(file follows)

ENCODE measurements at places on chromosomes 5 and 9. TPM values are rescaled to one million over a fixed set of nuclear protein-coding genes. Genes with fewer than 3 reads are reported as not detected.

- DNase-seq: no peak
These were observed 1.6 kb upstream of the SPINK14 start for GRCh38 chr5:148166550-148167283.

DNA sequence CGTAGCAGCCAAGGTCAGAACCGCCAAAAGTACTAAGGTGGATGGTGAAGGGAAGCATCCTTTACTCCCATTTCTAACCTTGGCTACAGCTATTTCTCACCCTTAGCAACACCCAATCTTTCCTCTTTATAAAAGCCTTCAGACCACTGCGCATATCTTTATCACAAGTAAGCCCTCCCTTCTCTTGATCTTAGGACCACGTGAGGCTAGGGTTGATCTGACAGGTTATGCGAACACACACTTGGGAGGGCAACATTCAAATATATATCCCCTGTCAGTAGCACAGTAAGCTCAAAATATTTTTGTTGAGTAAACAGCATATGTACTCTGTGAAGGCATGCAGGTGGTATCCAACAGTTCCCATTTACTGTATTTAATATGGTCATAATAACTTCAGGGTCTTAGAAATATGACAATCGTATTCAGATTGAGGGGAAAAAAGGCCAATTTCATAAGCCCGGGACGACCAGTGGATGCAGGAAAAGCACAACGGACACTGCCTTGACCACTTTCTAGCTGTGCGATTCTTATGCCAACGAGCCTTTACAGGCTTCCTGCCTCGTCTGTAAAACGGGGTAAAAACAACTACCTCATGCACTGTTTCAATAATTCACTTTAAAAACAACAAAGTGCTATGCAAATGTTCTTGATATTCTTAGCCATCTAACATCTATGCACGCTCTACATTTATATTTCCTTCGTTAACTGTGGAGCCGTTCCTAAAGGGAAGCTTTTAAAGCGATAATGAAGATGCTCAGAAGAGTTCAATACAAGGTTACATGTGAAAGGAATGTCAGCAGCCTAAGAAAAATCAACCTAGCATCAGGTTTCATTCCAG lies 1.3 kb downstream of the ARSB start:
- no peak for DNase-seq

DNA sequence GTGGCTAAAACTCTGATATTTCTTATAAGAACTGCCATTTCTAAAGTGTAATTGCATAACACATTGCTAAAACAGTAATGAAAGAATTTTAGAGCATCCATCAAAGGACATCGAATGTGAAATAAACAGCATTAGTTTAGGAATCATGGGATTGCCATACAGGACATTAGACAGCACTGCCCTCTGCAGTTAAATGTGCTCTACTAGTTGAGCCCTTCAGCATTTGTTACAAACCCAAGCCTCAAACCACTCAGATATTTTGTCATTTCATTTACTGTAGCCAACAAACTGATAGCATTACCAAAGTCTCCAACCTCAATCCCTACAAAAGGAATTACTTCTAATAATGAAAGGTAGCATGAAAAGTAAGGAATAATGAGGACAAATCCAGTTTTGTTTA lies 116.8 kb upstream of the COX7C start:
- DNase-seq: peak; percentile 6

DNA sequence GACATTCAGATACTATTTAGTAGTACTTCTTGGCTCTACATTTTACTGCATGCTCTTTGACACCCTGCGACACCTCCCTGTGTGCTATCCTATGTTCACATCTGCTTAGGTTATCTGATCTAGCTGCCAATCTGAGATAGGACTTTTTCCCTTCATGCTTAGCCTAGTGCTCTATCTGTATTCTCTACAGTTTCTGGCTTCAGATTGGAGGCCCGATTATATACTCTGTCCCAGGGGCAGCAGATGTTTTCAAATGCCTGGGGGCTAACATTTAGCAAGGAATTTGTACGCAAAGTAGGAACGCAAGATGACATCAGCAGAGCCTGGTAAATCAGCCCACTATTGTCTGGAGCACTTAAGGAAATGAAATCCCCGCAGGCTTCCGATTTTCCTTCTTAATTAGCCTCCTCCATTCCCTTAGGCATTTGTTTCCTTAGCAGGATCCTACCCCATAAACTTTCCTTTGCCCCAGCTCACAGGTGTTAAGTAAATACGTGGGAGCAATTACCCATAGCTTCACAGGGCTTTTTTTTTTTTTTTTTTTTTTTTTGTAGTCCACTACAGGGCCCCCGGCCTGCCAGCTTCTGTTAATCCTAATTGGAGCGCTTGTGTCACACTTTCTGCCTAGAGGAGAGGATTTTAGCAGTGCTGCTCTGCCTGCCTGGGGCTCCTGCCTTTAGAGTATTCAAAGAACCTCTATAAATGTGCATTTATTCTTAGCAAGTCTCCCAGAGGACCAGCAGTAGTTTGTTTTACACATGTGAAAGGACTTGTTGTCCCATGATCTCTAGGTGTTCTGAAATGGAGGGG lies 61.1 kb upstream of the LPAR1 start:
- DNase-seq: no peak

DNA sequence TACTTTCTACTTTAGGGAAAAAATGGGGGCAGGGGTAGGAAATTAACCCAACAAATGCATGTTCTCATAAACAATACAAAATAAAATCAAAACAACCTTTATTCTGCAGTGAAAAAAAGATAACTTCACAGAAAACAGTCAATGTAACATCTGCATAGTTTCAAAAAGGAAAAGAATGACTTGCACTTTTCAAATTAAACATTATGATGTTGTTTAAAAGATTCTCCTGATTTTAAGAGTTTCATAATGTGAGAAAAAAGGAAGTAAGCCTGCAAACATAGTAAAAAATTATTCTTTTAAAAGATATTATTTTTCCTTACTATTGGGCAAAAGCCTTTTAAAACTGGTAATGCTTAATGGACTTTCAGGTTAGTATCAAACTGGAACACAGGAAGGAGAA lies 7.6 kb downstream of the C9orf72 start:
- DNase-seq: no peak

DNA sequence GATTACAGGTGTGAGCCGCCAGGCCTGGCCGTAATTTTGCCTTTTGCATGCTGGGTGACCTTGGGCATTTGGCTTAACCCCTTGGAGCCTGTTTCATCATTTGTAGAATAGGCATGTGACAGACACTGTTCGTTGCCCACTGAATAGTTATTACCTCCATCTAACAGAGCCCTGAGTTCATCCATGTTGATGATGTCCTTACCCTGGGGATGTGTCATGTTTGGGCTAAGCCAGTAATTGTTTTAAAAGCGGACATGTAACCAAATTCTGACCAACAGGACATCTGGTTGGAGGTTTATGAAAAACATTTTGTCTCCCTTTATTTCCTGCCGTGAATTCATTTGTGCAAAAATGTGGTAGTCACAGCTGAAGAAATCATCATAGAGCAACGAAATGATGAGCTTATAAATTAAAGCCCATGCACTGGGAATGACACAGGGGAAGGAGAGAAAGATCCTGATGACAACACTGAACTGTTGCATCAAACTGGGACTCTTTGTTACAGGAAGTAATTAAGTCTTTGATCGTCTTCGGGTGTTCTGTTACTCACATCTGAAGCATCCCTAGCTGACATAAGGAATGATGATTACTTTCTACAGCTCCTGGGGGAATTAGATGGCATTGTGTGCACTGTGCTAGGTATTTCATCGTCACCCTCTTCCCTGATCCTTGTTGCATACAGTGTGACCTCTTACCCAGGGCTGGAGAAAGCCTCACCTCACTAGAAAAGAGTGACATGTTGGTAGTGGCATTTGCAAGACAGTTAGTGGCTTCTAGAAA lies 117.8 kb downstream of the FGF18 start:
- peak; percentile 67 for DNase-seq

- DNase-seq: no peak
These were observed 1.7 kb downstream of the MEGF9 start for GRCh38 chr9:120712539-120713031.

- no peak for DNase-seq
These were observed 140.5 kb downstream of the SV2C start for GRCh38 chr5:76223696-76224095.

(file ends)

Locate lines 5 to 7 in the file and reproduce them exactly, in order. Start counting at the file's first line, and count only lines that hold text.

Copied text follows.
- no peak for DNase-seq

DNA sequence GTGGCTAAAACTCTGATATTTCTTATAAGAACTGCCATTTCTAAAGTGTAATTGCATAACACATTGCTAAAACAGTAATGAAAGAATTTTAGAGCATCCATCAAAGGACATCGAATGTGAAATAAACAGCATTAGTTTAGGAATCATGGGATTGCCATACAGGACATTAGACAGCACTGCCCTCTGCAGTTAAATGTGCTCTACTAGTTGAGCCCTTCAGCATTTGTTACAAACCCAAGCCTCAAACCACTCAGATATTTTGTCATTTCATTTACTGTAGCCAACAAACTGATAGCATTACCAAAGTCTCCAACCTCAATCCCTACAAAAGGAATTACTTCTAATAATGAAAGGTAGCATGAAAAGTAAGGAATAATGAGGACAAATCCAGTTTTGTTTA lies 116.8 kb upstream of the COX7C start:
- DNase-seq: peak; percentile 6